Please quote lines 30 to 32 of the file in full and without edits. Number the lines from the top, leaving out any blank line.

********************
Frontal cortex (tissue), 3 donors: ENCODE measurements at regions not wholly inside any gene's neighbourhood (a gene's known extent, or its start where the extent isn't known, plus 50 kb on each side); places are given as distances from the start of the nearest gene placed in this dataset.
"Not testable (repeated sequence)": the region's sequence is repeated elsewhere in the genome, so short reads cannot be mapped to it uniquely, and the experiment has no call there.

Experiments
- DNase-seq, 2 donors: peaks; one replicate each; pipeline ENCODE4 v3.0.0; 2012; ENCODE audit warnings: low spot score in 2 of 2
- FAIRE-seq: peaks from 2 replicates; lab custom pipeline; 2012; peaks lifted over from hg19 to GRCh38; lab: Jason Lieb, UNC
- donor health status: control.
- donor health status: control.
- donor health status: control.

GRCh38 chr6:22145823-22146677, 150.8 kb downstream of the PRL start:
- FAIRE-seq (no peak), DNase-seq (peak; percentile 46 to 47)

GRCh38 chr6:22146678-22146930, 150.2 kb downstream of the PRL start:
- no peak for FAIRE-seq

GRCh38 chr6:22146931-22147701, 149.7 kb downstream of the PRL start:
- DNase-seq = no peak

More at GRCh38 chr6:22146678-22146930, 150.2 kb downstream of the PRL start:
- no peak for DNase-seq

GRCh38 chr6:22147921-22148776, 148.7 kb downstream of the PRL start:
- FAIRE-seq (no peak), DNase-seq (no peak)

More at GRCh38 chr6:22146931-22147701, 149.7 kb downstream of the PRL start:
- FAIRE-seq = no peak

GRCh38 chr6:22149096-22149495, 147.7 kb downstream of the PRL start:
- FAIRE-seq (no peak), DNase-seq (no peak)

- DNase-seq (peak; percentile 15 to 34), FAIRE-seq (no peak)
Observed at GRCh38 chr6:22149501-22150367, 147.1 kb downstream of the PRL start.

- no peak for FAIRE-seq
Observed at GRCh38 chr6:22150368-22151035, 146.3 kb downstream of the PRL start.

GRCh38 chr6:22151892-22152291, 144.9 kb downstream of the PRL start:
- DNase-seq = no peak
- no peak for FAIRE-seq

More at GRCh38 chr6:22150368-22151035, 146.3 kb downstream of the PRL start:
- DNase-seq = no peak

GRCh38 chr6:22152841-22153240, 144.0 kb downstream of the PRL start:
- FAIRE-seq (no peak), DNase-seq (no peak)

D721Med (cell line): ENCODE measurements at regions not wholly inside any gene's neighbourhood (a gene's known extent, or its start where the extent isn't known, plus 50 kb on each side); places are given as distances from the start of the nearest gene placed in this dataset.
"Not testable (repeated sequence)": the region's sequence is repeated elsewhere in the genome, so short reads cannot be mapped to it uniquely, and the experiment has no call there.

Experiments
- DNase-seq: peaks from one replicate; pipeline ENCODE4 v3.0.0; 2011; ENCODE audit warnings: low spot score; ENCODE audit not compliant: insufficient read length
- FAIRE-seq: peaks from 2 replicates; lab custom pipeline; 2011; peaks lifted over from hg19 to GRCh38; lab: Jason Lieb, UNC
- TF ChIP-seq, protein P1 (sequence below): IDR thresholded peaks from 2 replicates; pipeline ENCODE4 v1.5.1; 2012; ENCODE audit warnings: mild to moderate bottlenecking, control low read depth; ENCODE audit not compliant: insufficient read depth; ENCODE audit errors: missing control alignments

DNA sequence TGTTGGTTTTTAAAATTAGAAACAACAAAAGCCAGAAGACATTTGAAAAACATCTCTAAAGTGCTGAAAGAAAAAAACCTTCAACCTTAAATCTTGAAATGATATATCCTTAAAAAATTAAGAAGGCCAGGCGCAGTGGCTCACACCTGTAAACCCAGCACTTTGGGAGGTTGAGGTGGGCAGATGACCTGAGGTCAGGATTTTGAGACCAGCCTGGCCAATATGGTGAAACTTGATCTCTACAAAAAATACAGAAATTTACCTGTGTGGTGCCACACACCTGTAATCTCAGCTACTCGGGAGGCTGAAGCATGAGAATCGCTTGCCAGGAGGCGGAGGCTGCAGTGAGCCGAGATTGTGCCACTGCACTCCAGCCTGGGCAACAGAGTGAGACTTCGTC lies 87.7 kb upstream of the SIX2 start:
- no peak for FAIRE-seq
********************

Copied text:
More at GRCh38 chr6:22150368-22151035, 146.3 kb downstream of the PRL start:
- DNase-seq = no peak

GRCh38 chr6:22152841-22153240, 144.0 kb downstream of the PRL start: